News and events revolving around the ousting of CIA agent Valerie Plame.

Tuesday, November 01, 2005

Trial Could Pit Libby's Interests Against Bush's

By Jim VandeHei and Carol D. Leonnig
Washington Post Staff Writers
Tuesday, November 1, 2005; A02

Vice President Cheney's former chief of staff, I. Lewis "Scooter" Libby, is expected to plead not guilty to charges that he lied and obstructed justice in the CIA leak probe when he is arraigned Thursday, setting the stage for a possible courtroom fight in which Libby's interests could collide with those of the Bush White House, according to several Republican officials.

Libby, who was charged with five felonies, is putting the finishing touches on a new legal and public relations team. It will argue in court and in public that he is guilty of nothing more than having a foggy memory and a hectic schedule, according to people close to him. He is scheduled to appear in U.S. District Court before Judge Reggie B. Walton.

As Libby prepared for a court battle, Cheney made plans for life without his closest adviser. Cheney yesterday named longtime counsel David Addington as his new chief of staff and John Hannah as national security adviser. Both were questioned in the Libby indictment.

If Libby's case goes to trial, Addington and Hannah are only two of the many White House officials -- including Cheney himself -- who could be forced to testify about how they handled intelligence, dealt with the media and built the argument for the Iraq war, according to people close to the case. Republicans worry that Libby's court fight will force President Bush to deal with the prospect of top officials testifying and embarrassing disclosures of how the White House operates and treats critics.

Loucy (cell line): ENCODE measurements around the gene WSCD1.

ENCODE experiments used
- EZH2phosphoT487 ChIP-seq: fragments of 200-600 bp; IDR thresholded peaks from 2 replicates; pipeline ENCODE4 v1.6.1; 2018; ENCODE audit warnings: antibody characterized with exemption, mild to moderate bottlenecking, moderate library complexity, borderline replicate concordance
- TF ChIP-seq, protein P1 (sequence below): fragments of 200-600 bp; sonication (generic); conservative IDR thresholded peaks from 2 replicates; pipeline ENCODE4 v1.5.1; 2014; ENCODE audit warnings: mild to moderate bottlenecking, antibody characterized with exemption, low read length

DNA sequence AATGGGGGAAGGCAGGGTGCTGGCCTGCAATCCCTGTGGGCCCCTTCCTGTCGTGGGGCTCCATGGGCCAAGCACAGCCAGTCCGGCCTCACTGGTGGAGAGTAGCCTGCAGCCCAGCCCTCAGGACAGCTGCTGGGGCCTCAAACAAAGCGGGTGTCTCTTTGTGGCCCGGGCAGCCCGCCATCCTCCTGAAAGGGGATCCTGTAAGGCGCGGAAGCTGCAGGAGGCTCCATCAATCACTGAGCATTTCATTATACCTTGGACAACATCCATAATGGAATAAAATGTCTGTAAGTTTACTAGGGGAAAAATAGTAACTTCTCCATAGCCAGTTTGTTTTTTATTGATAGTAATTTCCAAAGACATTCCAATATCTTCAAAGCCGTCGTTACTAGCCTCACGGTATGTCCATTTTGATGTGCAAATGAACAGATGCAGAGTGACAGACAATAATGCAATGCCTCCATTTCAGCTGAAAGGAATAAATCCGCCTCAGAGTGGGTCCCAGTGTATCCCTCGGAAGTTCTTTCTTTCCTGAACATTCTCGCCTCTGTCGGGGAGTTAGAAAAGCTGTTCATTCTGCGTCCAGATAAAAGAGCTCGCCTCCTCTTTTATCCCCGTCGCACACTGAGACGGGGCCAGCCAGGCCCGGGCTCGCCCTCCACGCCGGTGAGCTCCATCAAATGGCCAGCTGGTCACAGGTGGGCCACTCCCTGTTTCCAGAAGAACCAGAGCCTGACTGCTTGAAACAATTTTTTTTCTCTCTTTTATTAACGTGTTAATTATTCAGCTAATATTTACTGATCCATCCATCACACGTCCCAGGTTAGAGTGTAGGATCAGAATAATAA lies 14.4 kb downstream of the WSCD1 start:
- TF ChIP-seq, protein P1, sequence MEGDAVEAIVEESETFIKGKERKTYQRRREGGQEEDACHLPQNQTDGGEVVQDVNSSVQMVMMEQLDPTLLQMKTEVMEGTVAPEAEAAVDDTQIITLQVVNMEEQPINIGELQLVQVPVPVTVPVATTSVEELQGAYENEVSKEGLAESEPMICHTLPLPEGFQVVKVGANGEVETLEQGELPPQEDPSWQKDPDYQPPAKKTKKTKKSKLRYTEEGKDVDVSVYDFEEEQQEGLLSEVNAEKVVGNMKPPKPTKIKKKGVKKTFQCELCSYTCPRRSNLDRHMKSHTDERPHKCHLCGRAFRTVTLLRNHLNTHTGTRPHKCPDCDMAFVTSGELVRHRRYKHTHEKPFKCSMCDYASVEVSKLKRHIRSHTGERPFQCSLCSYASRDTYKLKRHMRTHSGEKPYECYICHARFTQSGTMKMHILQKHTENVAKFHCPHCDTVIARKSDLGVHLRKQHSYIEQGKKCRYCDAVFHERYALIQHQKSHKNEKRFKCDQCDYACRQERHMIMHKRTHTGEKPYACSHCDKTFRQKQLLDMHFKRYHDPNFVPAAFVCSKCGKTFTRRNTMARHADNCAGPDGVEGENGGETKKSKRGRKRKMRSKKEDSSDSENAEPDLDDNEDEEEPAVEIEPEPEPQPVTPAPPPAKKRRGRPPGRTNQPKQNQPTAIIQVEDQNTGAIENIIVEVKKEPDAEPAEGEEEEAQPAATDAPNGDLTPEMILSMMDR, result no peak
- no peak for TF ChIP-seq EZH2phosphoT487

It is also possible, they note, that Libby will strike a plea agreement and avert a public trial.

"Obviously, the best thing for the Republican Party is to have this all end as quickly as possible," said former representative Vin Weber (R-Minn.), a close White House adviser. "But at the end of the day, you cannot ask a guy who all of us think is an upstanding and honorable guy to give up his legal rights."

Special Counsel Patrick J. Fitzgerald initially set out to determine whether any administration official had illegally disclosed the identity of undercover CIA operative Valerie Plame as part of an effort to discredit her husband, former ambassador Joseph C. Wilson IV. Wilson had harshly criticized the administration's use of intelligence in the run-up to the Iraq war. After a 22-month investigation, a federal grand jury charged Libby with lying and obstructing justice during the probe.

Criminal defense lawyers say Cheney would probably be called as a witness in any trial, to verify and recount the conversation he had with Libby on June 12, 2003. At that time, Cheney allegedly told Libby that Plame worked in the CIA's Counterproliferation Division.

A senior White House adviser, speaking on the condition of anonymity to discuss the sensitive topic, said the Bush team believes it dodged a bullet when Fitzgerald charged only Libby on Friday and then pointedly said in his news conference that the indictment should not be read as a condemnation of the war or its run-up.

The aide said a trial would be "mostly contained" to Cheney's office, adding that most senior Cheney aides "will have to testify." Still, a number of White House aides will probably be summoned to testify, which could be a political and practical distraction for Bush well into 2006, another person close to the White House said.

The senior adviser said the situation will become a much bigger problem if Rove is indicted.